Effects of allopurinol on endothelial dysfunction: a meta-analysis.

Several studies have assessed the effect of allopurinol on endothelial function, but these studies were relatively small in size and used different methods of evaluating endothelial function. We conducted a meta-analysis to investigate the effect of allopurinol on both endothelial-dependent and -independent vasodilatation.
Electronic databases, Medline, PubMed, EMBASE, SCOPUS, EBSCO and the Cochrane Library Central Register of Clinical Trials were searched from January 1985 to July 2013 on clinical trials (randomized and non-randomized) which assessed the effect of allopurinol on endothelial function. We conducted a sensitivity analysis to assess the contribution of each study to the pooled treatment effect by excluding each study one at a time and recalculating the pooled treatment effect for the remaining studies. Treatment effect was significant if p < 0.05. We assessed for heterogeneity in treatment estimates using the Cochran Q test and the χ(2) statistic (with substantial heterogeneity defined as values >50%).
The final analysis consisted of 11 studies (2 observational and 9 randomized). For the endothelial-dependent vasodilatation there were 6 studies, including 257 patients, that evaluated flow-mediated dilatation and 5 studies with 87 patients that reported data on forearm blood flow response to acetylcholine or flow-dependent vasodilatation. Overall, there was a significant increase in the endothelium-dependent vasodilatation with allopurinol treatment (MD 2.69%, 95% CI 2.49, 2.89%, p < 0.001; heterogeneity χ(2) = 319.1, I(2) = 96%, p < 0.001). There was only 1 study (100 patients) assessing nitrate-mediated dilatation and 4 studies (73 patients) evaluating forearm blood flow response to sodium nitroprusside as measures of endothelial-independent vasodilatation. The overall analysis (MD -0.08, 95% CI -0.50, 0.34, p = 0.70; heterogeneity χ(2) = 9.0, I(2) = 44%, p = 0.11) showed no effect of allopurinol treatment on endothelium-independent vasodilatation.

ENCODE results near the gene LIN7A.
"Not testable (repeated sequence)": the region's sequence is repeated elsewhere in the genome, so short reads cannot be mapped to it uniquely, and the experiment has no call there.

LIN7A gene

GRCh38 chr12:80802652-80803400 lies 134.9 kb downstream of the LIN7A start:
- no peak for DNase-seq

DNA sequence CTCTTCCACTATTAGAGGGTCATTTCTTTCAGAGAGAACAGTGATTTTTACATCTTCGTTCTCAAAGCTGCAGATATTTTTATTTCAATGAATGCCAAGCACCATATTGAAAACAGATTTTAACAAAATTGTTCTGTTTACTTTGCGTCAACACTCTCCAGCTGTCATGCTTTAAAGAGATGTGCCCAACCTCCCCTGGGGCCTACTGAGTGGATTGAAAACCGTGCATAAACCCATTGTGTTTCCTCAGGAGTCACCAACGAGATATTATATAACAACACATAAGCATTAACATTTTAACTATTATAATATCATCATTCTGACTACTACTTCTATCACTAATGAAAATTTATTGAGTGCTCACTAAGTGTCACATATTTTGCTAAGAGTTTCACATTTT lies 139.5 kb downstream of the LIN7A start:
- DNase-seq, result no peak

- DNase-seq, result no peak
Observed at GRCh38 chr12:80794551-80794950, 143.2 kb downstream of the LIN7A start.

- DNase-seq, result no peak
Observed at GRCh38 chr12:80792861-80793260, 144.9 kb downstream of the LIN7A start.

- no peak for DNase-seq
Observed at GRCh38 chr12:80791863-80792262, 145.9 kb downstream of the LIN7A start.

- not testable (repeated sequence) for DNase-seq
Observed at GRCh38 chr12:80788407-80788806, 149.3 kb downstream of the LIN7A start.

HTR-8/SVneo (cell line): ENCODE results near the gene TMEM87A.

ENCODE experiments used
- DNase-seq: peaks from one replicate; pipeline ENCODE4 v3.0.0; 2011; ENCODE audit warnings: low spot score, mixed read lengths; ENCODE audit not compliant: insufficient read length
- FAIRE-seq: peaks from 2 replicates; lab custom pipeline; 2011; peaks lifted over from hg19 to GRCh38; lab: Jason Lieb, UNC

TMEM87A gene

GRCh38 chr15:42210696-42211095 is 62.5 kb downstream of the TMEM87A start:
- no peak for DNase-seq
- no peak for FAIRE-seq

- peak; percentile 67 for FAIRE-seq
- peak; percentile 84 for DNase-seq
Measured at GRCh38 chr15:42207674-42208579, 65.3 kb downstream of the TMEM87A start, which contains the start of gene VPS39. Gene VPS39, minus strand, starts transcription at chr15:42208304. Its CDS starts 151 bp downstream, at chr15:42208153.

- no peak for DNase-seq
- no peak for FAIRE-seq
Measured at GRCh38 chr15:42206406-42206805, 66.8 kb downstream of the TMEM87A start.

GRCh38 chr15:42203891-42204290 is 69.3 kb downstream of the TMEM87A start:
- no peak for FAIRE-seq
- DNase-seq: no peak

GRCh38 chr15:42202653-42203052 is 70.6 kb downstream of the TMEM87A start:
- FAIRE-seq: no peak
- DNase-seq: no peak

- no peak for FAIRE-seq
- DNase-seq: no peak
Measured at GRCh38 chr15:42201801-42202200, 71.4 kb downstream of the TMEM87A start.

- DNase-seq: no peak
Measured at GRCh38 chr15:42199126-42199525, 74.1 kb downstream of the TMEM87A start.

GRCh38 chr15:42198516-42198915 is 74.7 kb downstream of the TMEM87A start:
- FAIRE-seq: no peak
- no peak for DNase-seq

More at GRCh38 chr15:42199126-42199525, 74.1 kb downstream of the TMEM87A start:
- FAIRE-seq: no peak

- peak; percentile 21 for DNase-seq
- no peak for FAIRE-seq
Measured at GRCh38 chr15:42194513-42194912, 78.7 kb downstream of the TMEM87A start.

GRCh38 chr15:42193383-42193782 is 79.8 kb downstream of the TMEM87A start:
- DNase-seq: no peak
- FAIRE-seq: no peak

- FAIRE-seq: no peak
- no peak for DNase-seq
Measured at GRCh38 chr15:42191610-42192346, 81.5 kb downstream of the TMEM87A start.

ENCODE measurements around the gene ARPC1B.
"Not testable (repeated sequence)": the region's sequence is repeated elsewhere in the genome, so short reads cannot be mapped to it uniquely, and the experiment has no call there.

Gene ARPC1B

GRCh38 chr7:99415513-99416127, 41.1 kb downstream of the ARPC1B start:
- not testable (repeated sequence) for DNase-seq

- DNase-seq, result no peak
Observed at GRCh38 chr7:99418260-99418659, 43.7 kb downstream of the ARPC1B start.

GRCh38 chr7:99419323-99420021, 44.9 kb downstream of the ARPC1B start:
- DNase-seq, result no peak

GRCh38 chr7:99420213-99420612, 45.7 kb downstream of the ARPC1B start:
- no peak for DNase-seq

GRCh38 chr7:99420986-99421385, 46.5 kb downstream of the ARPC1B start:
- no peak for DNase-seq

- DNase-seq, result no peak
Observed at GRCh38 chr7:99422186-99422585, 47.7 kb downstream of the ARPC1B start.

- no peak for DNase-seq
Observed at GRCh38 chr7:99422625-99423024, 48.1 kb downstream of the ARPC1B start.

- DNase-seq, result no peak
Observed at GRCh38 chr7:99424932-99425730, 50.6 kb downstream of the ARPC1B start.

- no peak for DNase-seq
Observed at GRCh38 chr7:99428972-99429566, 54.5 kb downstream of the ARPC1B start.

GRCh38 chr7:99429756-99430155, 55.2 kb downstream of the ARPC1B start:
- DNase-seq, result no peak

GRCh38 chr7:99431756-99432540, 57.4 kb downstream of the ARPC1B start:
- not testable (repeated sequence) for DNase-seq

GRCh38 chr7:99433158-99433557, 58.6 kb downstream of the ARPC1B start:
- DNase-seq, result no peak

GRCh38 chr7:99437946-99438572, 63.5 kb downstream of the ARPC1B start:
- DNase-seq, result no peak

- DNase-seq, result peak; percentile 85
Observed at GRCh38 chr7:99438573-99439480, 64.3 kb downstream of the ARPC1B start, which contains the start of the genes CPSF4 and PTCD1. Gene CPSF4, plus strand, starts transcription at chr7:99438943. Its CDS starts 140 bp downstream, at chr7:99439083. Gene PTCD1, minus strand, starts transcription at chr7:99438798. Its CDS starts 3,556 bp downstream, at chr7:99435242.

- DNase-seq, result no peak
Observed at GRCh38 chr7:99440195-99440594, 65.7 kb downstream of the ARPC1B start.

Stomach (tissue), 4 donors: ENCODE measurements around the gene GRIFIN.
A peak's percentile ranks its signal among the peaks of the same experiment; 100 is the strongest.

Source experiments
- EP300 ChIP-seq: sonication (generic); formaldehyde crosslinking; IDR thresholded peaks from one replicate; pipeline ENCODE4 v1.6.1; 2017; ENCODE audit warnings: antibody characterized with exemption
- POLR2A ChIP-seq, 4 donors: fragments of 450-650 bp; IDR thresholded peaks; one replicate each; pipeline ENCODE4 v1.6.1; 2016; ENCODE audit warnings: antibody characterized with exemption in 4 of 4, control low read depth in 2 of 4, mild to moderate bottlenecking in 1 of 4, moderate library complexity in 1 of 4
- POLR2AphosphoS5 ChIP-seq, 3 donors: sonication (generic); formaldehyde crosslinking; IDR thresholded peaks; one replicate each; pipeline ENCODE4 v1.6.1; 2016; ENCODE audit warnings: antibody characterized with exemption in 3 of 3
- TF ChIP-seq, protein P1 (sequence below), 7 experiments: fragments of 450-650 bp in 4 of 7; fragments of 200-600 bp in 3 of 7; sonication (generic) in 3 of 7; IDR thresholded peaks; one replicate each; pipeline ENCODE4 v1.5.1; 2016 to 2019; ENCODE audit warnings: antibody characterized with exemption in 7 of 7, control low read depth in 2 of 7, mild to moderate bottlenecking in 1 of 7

We found that treatment of hyperuricemia with allopurinol is associated with an improvement in the endothelial-dependent, but not with the endothelial-independent vasodilatation.
AuthorsMehmet Kanbay, Dimitrie Siriopol, Ionut Nistor, Omer C Elcioglu, Ozge Telci, Mumtaz Takir, Richard J Johnson, Adrian Covic
JournalAmerican journal of nephrology (Am J Nephrol) Vol. 39 Issue 4 Pg. 348-56 ( 2014) ISSN: 1421-9670 [Electronic] Switzerland
PMID24751886 (Publication Type: Journal Article, Meta-Analysis, Research Support, Non-U.S. Gov't)
Chemical References
  • Gout Suppressants
  • Allopurinol
  • Allopurinol (pharmacology, therapeutic use)
  • Cardiovascular Diseases (prevention & control)
  • Endothelium, Vascular (drug effects)
  • Gout Suppressants (pharmacology, therapeutic use)
  • Humans
  • Hyperuricemia (drug therapy)
  • Vasodilation (drug effects)

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